Saturday, August 14, 2010
Illness as Catalyst?
Sorry for the short absence. Richard and I were helping my mother transition into an assisted living facility and sort out her medical needs. About six months after my father's death she hit the "alone" wall. Not loneliness, which can be tempered by social activity - but alone-ness. She became afraid.
She and my father were not very compatible. She experienced his questions about her activities as attempts to control her, and he experienced her wordless, stone-faced responses as either not having heard his question or as not having done the deed he was asking her about. So he would ask again, and again, with increasing impatience -- especially after he became physically disabled during the last two years of his life. And she would get stonier and stonier. You can see the endless, disappointing (to me) loop.
At the six month post-death point, it wasn't that she missed him or had regrets that disturbed her quietude, it was that she started becoming afraid of being alone. The night-time what-ifs intruded more and more into her awake time. What if I fall? What if I can't reach my cell phone? What if my alert necklace doesn't work? What if there's a hurricane? What if something happens and there's no one there?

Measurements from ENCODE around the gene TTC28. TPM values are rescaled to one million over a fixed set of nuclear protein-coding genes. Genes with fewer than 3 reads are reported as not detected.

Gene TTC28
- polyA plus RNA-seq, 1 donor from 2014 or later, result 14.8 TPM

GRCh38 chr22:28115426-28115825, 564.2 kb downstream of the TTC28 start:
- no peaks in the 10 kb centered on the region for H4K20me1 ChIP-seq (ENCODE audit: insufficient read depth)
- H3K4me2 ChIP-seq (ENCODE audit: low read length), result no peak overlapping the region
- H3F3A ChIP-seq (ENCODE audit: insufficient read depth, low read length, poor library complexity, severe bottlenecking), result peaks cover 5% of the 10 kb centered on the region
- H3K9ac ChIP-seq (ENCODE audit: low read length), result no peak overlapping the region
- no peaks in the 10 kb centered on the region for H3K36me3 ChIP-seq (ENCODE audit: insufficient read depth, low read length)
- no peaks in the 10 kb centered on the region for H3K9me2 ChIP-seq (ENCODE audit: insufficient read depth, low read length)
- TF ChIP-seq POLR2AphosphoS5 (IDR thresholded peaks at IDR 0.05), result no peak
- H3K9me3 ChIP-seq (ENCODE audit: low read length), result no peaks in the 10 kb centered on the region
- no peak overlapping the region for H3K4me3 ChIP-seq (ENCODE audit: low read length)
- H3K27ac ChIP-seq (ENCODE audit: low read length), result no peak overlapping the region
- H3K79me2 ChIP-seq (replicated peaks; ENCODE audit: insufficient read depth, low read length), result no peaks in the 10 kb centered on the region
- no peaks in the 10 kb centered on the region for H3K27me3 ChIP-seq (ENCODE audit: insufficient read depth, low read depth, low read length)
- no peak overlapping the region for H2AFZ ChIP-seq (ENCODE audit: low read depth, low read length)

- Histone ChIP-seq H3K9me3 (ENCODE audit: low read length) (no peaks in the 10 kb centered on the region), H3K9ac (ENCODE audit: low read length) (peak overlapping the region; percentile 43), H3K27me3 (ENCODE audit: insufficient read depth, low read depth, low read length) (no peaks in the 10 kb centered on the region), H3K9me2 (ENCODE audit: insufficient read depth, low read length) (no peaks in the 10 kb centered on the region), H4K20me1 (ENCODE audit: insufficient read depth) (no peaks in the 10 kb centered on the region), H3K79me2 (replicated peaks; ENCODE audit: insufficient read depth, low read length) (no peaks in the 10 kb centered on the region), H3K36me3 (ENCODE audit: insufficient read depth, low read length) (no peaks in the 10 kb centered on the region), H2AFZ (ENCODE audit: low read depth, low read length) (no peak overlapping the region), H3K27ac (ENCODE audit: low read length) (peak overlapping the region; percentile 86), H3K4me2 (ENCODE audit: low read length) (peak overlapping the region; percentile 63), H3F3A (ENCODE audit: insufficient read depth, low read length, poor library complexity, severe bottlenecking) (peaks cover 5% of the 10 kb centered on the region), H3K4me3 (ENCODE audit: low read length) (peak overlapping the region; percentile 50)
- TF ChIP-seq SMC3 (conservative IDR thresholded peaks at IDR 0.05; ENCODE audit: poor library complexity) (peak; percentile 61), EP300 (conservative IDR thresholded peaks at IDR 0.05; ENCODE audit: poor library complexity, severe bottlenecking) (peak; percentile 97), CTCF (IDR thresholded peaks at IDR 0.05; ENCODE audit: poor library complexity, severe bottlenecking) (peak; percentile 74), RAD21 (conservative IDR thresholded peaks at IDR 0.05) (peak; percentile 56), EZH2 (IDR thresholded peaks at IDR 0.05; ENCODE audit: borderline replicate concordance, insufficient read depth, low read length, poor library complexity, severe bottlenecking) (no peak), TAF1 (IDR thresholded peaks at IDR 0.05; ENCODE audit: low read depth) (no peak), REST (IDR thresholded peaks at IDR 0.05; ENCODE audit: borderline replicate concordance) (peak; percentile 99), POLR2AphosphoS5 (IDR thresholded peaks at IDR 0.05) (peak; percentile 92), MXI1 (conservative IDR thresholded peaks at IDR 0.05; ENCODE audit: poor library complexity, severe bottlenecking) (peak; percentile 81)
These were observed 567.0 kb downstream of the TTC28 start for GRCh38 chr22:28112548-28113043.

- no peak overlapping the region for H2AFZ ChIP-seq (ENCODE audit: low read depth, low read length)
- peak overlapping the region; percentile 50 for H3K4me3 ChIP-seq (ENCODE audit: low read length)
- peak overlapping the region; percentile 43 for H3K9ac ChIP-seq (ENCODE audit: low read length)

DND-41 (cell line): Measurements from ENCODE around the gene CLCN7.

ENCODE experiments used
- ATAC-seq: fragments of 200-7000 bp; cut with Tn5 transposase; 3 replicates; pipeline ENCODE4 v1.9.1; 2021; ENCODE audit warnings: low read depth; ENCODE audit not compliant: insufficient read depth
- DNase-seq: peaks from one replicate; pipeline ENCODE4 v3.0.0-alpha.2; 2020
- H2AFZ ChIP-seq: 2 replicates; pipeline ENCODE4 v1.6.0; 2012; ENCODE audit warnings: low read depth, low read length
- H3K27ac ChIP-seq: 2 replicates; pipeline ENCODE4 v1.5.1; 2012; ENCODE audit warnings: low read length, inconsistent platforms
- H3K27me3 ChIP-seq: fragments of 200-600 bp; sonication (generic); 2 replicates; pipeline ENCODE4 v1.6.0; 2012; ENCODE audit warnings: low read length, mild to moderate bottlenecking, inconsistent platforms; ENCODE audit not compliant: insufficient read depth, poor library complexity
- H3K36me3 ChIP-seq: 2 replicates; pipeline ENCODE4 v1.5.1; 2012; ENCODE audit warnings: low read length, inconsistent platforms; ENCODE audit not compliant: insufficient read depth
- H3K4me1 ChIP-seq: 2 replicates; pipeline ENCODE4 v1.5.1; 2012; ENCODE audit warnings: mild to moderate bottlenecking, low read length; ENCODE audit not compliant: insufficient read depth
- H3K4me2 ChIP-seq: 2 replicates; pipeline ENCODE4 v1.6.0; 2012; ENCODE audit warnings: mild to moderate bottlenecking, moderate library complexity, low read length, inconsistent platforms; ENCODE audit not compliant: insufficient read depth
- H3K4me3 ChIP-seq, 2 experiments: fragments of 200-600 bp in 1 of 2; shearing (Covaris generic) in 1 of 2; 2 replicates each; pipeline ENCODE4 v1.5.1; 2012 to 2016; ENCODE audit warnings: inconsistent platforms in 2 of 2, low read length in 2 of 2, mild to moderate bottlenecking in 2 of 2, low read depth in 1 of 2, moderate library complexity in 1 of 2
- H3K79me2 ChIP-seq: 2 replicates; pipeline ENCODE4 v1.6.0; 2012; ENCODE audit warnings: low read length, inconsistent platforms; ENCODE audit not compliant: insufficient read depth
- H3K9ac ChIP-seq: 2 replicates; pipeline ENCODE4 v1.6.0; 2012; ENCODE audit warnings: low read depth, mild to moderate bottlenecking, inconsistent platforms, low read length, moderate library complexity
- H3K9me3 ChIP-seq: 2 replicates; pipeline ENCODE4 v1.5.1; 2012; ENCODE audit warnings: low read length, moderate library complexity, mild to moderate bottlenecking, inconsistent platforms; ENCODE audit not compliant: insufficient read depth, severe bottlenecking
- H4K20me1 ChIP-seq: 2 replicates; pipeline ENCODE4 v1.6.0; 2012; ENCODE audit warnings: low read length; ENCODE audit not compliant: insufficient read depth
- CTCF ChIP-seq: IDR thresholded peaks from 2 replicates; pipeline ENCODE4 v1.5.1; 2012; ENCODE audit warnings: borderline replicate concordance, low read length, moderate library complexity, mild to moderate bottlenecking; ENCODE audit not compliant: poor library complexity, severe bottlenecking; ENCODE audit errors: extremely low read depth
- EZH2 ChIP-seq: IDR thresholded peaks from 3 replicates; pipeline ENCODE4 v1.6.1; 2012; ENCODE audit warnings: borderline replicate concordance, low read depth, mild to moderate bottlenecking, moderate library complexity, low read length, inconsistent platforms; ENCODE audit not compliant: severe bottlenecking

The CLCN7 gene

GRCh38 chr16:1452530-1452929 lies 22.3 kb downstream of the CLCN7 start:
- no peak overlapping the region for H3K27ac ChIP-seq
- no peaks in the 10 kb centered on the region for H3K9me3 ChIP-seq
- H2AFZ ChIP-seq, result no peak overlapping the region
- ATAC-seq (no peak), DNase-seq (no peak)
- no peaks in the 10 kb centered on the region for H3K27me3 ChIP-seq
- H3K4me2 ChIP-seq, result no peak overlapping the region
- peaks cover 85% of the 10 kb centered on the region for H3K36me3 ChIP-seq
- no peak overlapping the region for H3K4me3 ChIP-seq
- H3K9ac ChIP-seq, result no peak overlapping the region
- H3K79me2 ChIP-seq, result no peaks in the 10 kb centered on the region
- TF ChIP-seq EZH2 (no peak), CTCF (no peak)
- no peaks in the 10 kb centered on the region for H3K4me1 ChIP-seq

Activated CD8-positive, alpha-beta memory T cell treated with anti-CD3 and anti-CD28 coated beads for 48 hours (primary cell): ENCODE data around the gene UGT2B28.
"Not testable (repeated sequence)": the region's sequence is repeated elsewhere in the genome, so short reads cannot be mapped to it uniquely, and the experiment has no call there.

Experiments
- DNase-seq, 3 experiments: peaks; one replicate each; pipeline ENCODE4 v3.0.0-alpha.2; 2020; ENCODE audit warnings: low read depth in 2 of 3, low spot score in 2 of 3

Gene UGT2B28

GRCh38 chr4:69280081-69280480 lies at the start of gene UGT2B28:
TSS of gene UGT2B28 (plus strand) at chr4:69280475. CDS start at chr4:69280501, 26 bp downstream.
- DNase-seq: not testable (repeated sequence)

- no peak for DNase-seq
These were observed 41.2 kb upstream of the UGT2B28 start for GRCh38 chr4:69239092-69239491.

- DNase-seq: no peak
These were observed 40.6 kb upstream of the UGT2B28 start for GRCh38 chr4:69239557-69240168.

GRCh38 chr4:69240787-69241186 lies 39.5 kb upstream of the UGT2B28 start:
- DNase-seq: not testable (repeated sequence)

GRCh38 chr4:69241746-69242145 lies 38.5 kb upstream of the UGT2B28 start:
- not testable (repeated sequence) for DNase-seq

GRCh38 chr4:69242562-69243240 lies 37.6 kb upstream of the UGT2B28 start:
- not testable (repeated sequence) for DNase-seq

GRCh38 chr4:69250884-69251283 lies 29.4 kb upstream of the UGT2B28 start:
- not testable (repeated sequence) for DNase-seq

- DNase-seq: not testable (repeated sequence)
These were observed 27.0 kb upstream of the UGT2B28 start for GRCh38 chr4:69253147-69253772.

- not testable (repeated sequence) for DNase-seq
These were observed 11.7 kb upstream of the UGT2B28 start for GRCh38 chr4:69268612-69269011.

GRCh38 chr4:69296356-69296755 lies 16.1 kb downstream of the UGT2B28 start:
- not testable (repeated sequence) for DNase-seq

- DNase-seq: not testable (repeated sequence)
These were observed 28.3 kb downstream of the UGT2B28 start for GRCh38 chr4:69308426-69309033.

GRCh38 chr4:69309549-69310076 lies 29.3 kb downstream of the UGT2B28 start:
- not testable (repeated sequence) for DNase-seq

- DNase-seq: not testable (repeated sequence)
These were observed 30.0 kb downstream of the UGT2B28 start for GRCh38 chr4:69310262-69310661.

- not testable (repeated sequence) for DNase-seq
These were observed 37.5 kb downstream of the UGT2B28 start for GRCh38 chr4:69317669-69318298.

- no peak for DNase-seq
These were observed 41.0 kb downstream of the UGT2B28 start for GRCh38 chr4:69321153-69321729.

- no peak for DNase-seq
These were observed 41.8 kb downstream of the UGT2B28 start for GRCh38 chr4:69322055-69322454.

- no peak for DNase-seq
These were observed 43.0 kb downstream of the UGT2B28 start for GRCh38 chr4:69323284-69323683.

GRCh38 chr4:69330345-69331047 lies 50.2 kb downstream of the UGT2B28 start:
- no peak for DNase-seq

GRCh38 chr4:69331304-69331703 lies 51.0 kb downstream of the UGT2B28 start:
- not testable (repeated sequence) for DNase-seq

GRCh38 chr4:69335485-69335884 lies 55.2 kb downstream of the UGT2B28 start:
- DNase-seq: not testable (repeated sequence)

So, we helped her move into an assisted living, where she is much more tranquil.
As we helped her settle in, I wondered: Must illness exacerbate the destructive behavioral and emotional patterns couples used during their healthier years? Does illness need to be the final stage on which the partners enact the same old script that locked them into battle or silence in healthier days? Or can illness be the catalyst that bulldozes the destructive relationship loops and spirals and clears a path to more nurturing interactions?
What is your experience? Can illness change relationship patterns for the better; or does illness just exacerbate the pre-existing negative behaviors?